By using the PEARLS framework in the present study, the nurse teachers found that asking about the students’ emotional situation could shift the focus away from the learning outcomes. Cheng et al. [41] reported that students should share their initial reactions to avoid having unresolved negative emotions that may decrease their learning outcomes. The authors observed that students’ emotions, such as anger, frustration and anxiety, are often missed or ignored during the debriefing phase [41]. Husebø et al. [42] found that mostly evaluative questions and a few emotional questions are asked in the debriefing phase. Gibbs’s reflective cycle [43] is another theoretical framework for guiding the debriefing phase that includes the emotional dimension. It includes six stages: description, feelings, evaluation, analysis, conclusion and action plan [43]. In line with the work of Eppich and Cheng [36], Gibbs [43] agreed that if emotions are not dealt with adequately, students may return to emotions associated with the simulation experience at a later stage in the debriefing phase when they should be considering implications and actions. Focusing on students’ feelings as stage number two in the debriefing phase when using Gibbs’s reflective cycle [43] could represent a better way of structuring the debriefing phase.

The participants in the present study suggested that more simulation exercises should be included in nursing education both before and during students’ clinical practice periods. In addition, they highlighted how the simulation exercises should be tailored to the students’ own practical experiences to help improve their learning. The number of rehearsals required to manage, for example, measuring patients’ vital signs appropriately may be impossible to achieve in the unpredictable environment of clinical practice. Thus, simulation exercises wherein multiple rehearsals are available may enable nursing students to gain necessary skills more rapidly than if left to learn solely through clinical practice [44].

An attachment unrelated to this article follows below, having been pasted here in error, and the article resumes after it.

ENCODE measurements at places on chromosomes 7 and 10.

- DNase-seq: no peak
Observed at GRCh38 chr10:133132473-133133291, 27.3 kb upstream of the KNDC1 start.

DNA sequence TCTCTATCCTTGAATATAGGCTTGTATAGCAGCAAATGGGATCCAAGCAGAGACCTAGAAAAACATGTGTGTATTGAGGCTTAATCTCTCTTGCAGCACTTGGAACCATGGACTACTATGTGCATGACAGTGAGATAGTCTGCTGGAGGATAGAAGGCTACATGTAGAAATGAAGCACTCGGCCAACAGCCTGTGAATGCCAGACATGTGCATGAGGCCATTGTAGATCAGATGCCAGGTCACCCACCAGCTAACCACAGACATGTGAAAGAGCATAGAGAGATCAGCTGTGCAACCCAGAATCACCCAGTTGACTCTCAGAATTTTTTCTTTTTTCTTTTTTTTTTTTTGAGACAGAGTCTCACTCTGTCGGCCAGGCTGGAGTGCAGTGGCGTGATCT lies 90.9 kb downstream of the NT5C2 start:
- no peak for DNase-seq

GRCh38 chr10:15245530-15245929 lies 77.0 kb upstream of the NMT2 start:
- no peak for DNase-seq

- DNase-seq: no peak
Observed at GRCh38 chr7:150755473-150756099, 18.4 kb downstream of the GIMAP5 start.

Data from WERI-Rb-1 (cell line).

Strengths and limitations

The present study had a number of limitations. First, the study involved a small sample. Nevertheless, the findings provide an understanding of nurse teachers’ experiences of using simulation exercises as a teaching method, which may provide valuable guidance for the future implementation of simulation exercises in the field of undergraduate nursing education. There were also numerous congruent findings during the data collection, which may be an indication of saturation.

Interpretation is influenced by researchers’ preconceptions. All of the authors are female nurse teachers with expertise in qualitative analysis. The authors were not involved as teachers of the students who participated in the simulation exercise. However, relationships between the authors and four of the participants were established prior to the data collection because they worked at the same university. The first author, who conducted all of the interviews, had no previous experience of organising simulation exercises, which could be viewed as a strength in this setting. All of the participants were aware that the first author conducted the interviews as part of a doctoral dissertation. It was also considered a strength that the same interview guide was used for all of the participants and, further, that the same researcher conducted all of the interviews.